The economic growth of both economies has fallen sharply in the second quarter of the year due to the coronavirus restriction measures. In Germany the cataclysm was expected, now it is official: the country was plunged into the deepest recession in post-war history. The contraction of Germany’s GDP in Q2 2020 has exceeded market consensus estimates, registering a quarterly decline of 10.1% vs projections of a fall of around 9%. This also makes the previous record of a 4.7% drop during the financial crisis in Q1 2009 seem small in comparison. On the other hand, its year-on-year rate saw a decrease of 11.7%, also exceeding the drop in the 2009 crisis. In addition, the jobless rate stood at 6.3% in July, equivalent to 2,910,000 unemployed, 635,000 more than a year ago. The German Federal Statistical Office Destatis linked the increase in year-on-year unemployment to the impact of the coronavirus. Analysts expected an unemployment rate of 6.5% in July.
Production fell in all sectors of the German economy, with the exception of the State, which expanded its activities during the crisis to save the rest of the economy from total collapse. Destatis noted that the quarter under review saw a sharp decline in exports and imports of goods and services. This was also the case in household consumption expenditure and capital formation in machinery and equipment by companies.
In the opinion of Martin Moryson, Chief Economist Europe at DWS, this would mean not only “the deepest recession in Germany, but also the fastest”, Moryson explains:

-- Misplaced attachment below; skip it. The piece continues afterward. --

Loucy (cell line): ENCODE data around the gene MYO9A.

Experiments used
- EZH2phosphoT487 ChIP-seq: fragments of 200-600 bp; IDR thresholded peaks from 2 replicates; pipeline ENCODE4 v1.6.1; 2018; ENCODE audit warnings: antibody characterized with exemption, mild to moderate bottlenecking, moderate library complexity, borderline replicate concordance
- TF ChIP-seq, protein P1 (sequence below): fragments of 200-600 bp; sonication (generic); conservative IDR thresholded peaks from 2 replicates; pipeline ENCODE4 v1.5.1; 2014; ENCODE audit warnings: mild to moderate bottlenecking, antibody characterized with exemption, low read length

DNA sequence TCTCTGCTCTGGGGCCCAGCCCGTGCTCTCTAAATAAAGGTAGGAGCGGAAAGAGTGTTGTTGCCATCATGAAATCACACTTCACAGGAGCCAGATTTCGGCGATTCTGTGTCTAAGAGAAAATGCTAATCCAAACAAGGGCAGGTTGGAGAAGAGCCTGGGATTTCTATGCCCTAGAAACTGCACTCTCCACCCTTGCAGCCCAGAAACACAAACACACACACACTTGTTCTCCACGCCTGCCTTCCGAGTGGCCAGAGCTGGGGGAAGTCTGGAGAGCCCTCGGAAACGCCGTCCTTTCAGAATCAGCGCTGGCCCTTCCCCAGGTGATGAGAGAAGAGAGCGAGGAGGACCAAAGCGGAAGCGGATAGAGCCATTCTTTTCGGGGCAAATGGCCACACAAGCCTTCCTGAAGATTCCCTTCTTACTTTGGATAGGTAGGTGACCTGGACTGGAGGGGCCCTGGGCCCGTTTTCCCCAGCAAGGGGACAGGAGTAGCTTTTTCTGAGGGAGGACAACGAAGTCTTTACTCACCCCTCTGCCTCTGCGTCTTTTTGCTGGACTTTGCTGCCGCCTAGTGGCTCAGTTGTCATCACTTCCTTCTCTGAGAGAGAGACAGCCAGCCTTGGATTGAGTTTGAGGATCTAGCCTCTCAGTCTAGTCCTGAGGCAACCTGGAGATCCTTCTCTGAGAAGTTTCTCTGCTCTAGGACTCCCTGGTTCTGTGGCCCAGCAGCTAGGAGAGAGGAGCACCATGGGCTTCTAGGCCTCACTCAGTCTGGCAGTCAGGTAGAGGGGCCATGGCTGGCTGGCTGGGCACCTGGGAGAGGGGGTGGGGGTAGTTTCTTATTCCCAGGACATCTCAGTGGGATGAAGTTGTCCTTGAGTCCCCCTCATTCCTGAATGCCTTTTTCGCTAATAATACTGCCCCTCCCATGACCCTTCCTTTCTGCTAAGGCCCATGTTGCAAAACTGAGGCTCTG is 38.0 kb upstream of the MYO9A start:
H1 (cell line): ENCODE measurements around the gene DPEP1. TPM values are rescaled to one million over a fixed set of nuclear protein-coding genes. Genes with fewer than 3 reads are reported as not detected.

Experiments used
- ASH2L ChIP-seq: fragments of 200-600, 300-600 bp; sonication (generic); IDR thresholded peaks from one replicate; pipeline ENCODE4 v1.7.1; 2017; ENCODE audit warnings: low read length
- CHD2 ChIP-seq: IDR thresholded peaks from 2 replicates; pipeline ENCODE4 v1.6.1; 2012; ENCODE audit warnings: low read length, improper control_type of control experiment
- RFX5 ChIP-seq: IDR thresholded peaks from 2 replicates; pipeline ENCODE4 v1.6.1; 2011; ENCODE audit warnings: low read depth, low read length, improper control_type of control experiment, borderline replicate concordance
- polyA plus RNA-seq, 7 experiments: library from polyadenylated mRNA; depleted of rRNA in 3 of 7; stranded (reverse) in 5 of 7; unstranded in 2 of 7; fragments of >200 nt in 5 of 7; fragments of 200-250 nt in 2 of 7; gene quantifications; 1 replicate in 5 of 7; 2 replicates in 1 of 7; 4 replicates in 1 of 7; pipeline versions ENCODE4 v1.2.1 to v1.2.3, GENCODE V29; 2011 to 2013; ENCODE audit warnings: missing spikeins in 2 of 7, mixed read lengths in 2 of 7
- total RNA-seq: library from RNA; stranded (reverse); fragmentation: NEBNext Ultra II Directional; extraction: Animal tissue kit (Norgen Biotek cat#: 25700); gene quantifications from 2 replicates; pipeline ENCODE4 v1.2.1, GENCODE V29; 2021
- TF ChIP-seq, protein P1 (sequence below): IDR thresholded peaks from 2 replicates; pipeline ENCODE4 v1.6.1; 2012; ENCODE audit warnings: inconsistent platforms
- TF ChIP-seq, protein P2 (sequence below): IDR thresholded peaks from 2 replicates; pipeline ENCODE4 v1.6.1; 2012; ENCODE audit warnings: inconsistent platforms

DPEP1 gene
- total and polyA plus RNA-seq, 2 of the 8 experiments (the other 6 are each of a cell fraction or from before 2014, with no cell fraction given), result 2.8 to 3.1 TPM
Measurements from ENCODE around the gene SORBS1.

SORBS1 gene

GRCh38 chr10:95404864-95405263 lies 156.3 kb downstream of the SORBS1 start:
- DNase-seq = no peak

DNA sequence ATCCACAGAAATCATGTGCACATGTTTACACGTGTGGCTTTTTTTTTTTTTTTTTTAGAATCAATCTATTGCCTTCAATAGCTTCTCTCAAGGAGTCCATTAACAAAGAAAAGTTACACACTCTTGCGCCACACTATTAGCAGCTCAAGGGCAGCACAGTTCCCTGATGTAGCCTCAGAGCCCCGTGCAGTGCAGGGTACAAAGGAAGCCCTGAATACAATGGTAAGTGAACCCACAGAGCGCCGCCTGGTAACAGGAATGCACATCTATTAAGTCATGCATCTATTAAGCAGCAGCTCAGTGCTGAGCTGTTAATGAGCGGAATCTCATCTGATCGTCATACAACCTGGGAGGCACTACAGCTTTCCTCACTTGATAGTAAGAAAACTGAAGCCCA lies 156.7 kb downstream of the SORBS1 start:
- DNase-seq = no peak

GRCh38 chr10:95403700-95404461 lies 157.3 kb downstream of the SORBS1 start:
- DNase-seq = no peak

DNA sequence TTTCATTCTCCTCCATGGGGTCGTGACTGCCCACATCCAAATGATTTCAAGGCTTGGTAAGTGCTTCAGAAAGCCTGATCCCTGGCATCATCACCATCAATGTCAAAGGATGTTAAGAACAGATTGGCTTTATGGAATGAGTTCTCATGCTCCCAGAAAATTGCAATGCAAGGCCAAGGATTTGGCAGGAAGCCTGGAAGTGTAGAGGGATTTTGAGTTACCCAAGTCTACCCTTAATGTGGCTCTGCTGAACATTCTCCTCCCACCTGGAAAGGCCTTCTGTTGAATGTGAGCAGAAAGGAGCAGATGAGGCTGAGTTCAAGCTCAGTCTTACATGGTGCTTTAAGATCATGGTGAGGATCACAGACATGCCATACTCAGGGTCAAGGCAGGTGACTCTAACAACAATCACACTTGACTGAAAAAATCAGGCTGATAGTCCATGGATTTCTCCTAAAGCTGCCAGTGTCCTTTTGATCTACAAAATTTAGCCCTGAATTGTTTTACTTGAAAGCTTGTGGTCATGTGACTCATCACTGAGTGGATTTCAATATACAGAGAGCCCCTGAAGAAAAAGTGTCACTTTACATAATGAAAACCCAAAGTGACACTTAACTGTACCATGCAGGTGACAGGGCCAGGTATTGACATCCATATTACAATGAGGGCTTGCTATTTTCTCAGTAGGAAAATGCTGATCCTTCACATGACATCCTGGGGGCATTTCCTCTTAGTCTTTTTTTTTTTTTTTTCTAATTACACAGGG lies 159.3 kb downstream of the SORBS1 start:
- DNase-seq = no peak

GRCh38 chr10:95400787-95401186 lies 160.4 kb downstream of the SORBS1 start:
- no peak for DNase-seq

“However, the depth of the fall also shows that Germany still has a long way to go before everything returns to normal. We are still expecting the German economy to shrink this year by about 6% compared to 2019.
A view that is shared by J.J. Fdez-Figares, director of Link Securities research department:
“Although predictable, the fall in German GDP is nonetheless alarming, especially since the figures have exceeded analysts’ expectations by a wide margin.This means that Germany’s economy will have to start recovering from even lower levels than expected.”
But Morgan Stanley’s economists are more optimistic. The recovery demonstrated by the PMIs in May, once again at levels above 50 and supported by the fiscal stimulus, should translate into a strong rebound in Q3.
“The risk lies in the feared second wave of contagion. But what if the first wave had been in December without us realizing it, and in March it was already the second? So far activity has returned and returned strongly, with the miles driven by German trucks already at pre-pandemic levels. A good sign that infections can be controlled with selective lockdowns.”
On the other side of the Atlantic, in the US, forecasts also pointed to an unprecedented disaster for economic activity during Q2. The country’s GDP experienced its biggest contraction since the current historical series began in 1947: down 32.9% in annualised terms, slightly better than the estimated 34.5% drop.